Ten years does seem a very long time so like you I’ll just continue to plod along moment by moment in each day. Planning to become a blogger once again before this month is out, with changes going on to encompass life in this very fast lane I don’t live in:0) life at the cottage has needed and still needs my full attention but I miss the memory and thinking aid I’ve found my blogs to be, so a ramble of words and pictures will pop up again soon I hope.

    I wonder if being someone whose physical self is described as disabled gives 80 year olds permission to tell me they know how I feel, as I fall over or have malfunctions of body systems that leave nothing to the imagination and much for mop and bucket, I only know that ageing seems to me to be not about wrinkles, chin hair, falling over, needing carers etc etc but the possibilities, challenges and light that fill my heart and brain and continue to make me ask why, how, where and most of all bring it on i want more!


    1. I’m so happy to see you here, my Welsh friend! I like your description of blogs as a “memory and thinking” aid. I’ve peeked at your space occasionally, sighed at your absence, and hope you’ll be moved to start up again, in whatever form, fashion, or time-table.

      You make the good point that the concepts of age and aging are elastic, and depend in large measure on physical and emotional conditions of a given day or season. I have a friend who began describing herself as an “old woman” when she was barely 40. I have another friend who, at 83, drives herself over to gamble the slots at Biloxi almost every week. It tickles her to have the hotel comp her room and give her free drinks. I also have a teenage friend who sighs with the ennui of youth, and describes himself as exhausted!

      There can be tyrannies of youth and tyrannies of age.


  3. I feel a bit like a literary voyeur. Following the breadcrumbs led me to a room with no walls or ceiling where there seems to be a garden party in progress and I only know the hostess. Thankfully, she has the gift of making all feel truly welcome – even relatives.

    Being a few giant steps ahead of you on the path through the decade, I look forward to gazing in my rearview mirror to see what flower you have stopped to admire, what bird you’re listening to so intently, what friend you have encountered with whom to chat. It will not be at all surprising when I discover you’re not there at all, having veered off onto some half-hidden pathway through the woods offering a diversionary detour which just might delay the decade or, who knows, even suspend time itself.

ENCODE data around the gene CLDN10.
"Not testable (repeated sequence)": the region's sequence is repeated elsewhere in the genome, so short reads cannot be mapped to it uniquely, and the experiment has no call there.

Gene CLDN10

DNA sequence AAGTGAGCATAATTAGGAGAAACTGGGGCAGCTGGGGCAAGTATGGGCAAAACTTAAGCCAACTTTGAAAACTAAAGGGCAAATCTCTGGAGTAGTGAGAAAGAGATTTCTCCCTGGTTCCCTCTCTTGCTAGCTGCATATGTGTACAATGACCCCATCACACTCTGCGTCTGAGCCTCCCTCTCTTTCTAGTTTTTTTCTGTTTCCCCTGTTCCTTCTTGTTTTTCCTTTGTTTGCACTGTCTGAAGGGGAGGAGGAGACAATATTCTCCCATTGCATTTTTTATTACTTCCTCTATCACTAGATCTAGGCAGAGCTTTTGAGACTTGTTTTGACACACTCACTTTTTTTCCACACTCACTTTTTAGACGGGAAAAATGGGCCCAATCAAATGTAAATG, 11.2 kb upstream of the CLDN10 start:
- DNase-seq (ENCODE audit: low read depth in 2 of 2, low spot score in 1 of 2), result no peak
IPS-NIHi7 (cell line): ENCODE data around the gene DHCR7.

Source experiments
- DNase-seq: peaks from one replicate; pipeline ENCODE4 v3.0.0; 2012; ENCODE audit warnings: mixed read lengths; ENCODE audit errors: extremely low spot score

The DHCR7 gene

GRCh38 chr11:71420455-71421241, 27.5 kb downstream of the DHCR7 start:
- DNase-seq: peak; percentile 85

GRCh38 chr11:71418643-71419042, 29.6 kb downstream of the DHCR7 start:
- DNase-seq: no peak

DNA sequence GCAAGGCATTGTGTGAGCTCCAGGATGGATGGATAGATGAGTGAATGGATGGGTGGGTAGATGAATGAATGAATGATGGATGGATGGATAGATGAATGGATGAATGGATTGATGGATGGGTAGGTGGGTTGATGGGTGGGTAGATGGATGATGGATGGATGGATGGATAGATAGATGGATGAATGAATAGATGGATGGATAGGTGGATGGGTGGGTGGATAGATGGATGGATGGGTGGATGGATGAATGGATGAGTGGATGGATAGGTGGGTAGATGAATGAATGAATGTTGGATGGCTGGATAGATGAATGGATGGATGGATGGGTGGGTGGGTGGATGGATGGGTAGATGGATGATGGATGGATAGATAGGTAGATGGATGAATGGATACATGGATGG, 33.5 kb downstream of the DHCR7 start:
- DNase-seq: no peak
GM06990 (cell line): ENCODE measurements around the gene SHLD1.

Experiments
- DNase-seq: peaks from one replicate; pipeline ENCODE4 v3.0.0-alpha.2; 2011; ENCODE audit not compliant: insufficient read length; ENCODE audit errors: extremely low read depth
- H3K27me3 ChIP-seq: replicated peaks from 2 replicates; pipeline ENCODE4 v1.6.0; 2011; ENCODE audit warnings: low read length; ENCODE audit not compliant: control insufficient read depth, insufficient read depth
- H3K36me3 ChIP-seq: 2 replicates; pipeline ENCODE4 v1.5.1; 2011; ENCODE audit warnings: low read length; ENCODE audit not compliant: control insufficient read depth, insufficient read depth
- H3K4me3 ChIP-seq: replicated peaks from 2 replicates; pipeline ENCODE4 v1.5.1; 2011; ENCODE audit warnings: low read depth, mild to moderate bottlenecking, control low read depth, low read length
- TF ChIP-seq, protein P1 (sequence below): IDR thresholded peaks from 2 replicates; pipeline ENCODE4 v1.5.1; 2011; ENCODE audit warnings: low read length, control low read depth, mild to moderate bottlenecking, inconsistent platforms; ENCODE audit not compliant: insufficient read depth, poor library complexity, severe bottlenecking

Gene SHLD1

What a glorious decade it shall be!

    Seriously, I just wanted to leave my initials in the wet cement.


  4. Methinks this will be a wonderful space for a wonderful shared journey. And somehow the completely unexpected feeling I have, the one that has risen to the top first, is relief. I guess it’s about the ability to have a conversation with like-minded women. What a treat. Thanks, Beth. I’m looking forward to the creation of the tapestry.

    You asked how far I was from Boston, and the answer is not far, only about 35 miles northwest. I live in a part of Massachusetts that is still fairly rural, with lots of small farms and as-of-yet undeveloped land outside, classic New England small towns, yet I can be in Boston in less than hour depending on traffic. it’s quite wonderful. I think you would like Boston very much. It’s an approachable city that’s walkable in many places with a good public transportation system. I feel much more comfortable navigating it than I do NYC, even though I lived in the NY metro area for a large part of my life. I like Boston, and its many neighborhoods very much. Come visit me!


    1. I would love to! For now, it will only be in the mind, but what a treat it would be to watch your heron hunt on Pinemeadow Pond, and walk the countryside and then the neighborhoods of Boston.


  5. Well, well. This is fun, interesting, just like you, Beth. I followed the crumbs, too!
    I’m getting over myself somewhat, having reached the 50 mark a few months ago. At thirty, I had a little panic; forty just felt fun and freeing; then 50 brought a pause for consideration. I think by sixty I’ll be back to enjoying it. Hope you do so very much. You are a beautiful example of passing time well.


  6. I feel that I’ve aged considerably in the last few years, all of it evident on my face. I ‘m sure there are some things that are just genetic, and I’ve had way to much sun exposure, red wine and sleepless nights to add to the mix.

    However, I just turned 48 and am intent on aging gracefully and all that. I think our inside beauty radiates .

    I plan on seeking and living beauty so that my light shines and and no one notices my jowls and deep laugh lines and permanently furrowed brow.


    1. That furrowed brow comes from reading and thinking. The laugh lines, furrowed brow, and softening chin lines are signs of life well lived. Botoxing that away would be criminal.